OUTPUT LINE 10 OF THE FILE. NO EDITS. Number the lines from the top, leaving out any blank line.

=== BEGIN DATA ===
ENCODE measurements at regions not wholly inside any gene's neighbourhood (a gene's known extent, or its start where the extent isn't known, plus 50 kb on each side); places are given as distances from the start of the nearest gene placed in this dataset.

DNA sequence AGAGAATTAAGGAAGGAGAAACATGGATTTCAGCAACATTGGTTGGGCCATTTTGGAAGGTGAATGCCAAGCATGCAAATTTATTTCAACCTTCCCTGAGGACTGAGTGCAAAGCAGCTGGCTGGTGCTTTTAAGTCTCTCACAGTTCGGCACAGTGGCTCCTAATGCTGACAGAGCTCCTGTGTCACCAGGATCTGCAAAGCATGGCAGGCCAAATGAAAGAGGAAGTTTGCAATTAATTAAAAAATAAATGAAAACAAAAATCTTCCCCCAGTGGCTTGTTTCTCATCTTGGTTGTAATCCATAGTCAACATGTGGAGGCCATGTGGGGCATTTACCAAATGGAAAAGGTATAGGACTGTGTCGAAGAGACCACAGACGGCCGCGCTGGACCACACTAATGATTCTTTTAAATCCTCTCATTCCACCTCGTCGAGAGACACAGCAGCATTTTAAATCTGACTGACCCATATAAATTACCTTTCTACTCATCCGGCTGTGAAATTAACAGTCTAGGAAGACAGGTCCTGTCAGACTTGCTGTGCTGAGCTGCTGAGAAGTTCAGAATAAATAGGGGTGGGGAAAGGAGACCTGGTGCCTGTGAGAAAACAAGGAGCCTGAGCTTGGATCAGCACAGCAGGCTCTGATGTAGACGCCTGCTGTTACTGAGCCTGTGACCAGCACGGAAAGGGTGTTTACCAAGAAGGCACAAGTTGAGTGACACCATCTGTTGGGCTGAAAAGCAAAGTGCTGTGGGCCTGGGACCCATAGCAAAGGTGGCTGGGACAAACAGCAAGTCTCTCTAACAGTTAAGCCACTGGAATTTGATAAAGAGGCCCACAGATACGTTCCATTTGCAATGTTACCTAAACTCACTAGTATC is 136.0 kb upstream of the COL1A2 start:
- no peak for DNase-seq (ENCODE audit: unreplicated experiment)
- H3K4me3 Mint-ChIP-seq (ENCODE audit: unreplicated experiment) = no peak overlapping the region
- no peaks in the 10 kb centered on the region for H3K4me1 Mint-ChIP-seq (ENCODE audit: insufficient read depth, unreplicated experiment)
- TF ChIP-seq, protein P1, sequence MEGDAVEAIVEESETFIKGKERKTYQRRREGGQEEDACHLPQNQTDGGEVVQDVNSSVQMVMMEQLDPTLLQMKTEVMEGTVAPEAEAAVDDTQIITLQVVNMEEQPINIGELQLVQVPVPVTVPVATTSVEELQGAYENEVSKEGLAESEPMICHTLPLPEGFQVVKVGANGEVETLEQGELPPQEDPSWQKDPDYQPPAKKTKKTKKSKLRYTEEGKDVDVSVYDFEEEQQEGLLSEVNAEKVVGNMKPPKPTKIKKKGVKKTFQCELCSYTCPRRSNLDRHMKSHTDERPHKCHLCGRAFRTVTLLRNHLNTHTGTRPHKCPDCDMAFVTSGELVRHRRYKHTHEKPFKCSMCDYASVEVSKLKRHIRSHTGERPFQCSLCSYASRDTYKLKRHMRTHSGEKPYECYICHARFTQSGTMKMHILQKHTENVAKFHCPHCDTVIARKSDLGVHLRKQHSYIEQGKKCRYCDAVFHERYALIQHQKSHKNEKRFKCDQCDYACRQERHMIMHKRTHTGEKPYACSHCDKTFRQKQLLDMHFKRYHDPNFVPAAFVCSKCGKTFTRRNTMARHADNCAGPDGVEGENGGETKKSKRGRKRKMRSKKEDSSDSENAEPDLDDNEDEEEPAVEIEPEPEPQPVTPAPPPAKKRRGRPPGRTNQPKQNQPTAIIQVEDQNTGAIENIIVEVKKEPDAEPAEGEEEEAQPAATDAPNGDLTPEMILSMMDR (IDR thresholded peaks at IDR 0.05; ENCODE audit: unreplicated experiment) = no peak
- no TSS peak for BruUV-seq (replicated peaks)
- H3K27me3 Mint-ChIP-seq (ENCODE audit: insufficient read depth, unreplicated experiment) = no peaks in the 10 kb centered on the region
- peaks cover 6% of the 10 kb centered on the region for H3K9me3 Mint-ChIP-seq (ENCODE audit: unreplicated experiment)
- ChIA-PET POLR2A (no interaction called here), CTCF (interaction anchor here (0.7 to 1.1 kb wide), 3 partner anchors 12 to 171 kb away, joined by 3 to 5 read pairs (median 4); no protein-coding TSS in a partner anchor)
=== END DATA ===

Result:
- ChIA-PET POLR2A (no interaction called here), CTCF (interaction anchor here (0.7 to 1.1 kb wide), 3 partner anchors 12 to 171 kb away, joined by 3 to 5 read pairs (median 4); no protein-coding TSS in a partner anchor)